Hazel inched forward, searching the area with her gaze. Squashed berries littered the area, proof that her sister had trampled through them. Had Maggie decided to play hide-and-seek? She singsonged, “Ma-a-aggie, where a-a-are you?” She listened for a telltale giggle. Only the whisper of wind replied. She didn’t have time for games. She balled her hands on her hips. “Margaret Rose Blackwell, I’m not playin’. You better come out right now if you know what’s good for you!”
A pair of bluebirds swooped from a scraggly oak, but Maggie didn’t step out from the bushes. A chill wiggled down Hazel’s spine despite the heat making her flesh sticky. “C’mon, Maggie, this isn’t funny.” She turned a slow circle, repeatedly calling her sister’s name. Maggie still didn’t answer. The stillness unnerved her. No squirrels chattering, no birds singing, not even a rabbit nibbling at the tender grass under the trees.
Worry churning in her gut, she searched the thicket. Then the surrounding area. Her heart gave a leap when she found Maggie’s limp hair ribbon caught on a shoulder-high tree branch. She jerked it free and stared at it. Maggie had gone at least a hundred feet from the thicket. How had she wandered so far in such a short time?
Hazel shoved the ribbon into her pocket and cupped her hands around her mouth. “Maggie, wherever you are, you better stop right now an’ let me catch up or you’re gonna be in big trouble!” She waited several seconds, waiting, listening. More silence.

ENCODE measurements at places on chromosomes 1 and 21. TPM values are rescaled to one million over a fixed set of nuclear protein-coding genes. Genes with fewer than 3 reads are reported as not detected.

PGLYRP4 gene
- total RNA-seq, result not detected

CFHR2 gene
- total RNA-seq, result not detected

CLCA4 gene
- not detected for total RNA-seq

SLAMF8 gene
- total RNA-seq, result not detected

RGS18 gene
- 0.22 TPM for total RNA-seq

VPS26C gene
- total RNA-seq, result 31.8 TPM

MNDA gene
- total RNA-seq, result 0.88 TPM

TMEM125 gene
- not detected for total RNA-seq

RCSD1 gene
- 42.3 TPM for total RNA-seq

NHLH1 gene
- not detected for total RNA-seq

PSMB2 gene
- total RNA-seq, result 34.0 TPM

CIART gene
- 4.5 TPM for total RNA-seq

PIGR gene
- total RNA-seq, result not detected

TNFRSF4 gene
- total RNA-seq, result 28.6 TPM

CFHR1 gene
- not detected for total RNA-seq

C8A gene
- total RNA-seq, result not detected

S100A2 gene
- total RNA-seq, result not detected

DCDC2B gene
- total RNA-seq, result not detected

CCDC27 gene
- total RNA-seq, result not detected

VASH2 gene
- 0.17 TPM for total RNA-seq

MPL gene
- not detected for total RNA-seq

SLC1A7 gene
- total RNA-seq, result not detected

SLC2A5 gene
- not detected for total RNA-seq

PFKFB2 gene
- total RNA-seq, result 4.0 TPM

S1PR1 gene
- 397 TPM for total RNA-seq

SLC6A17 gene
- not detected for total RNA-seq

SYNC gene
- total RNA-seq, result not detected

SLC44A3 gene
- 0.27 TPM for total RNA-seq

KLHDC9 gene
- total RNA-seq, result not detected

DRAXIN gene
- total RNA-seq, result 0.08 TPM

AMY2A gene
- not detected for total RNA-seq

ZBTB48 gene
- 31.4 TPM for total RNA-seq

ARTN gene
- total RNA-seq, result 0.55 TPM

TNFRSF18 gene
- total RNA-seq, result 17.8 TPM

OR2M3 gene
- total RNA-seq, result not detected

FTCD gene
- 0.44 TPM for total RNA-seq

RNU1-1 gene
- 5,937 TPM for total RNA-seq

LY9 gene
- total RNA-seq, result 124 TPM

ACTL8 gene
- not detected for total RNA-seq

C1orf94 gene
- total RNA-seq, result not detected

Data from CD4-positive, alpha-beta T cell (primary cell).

She hugged herself, battling tears. Why didn’t Maggie answer? Maybe she’d curled up somewhere, like a bunny, and fallen asleep. She began hunting again, moving slow, peeking into bushes and under the thick branches of pine trees.
Minutes slipped by with no sign of her sister, and Hazel’s fear grew so intense a bitter taste flooded her mouth. She broke into a run. She zigzagged through the woods, forming a rough circle around the blackberry bramble, always calling. Sometimes she cajoled, sometimes she threatened. Sometimes she choked back sobs and other times angry growls. She searched and called until her throat was too dry to make a sound and her leg muscles quivered.
She stopped, leaning forward and resting her hands on her knees. Her breath heaved. Her chest ached. Sweat dribbled down her face and mixed with her tears. Daddy and Mama would be so disappointed in her for losing Maggie in the woods, but she’d have to face them. She needed help. Sucking in a big breath, she gathered her bearings and then took off toward home.
Excerpted from "Bringing Maggie Home"
Copyright © 2017 Kim Vogel Sawyer.
Excerpted by permission of The Crown Publishing Group.
All rights reserved. No part of this excerpt may be reproduced or reprinted without permission in writing from the publisher.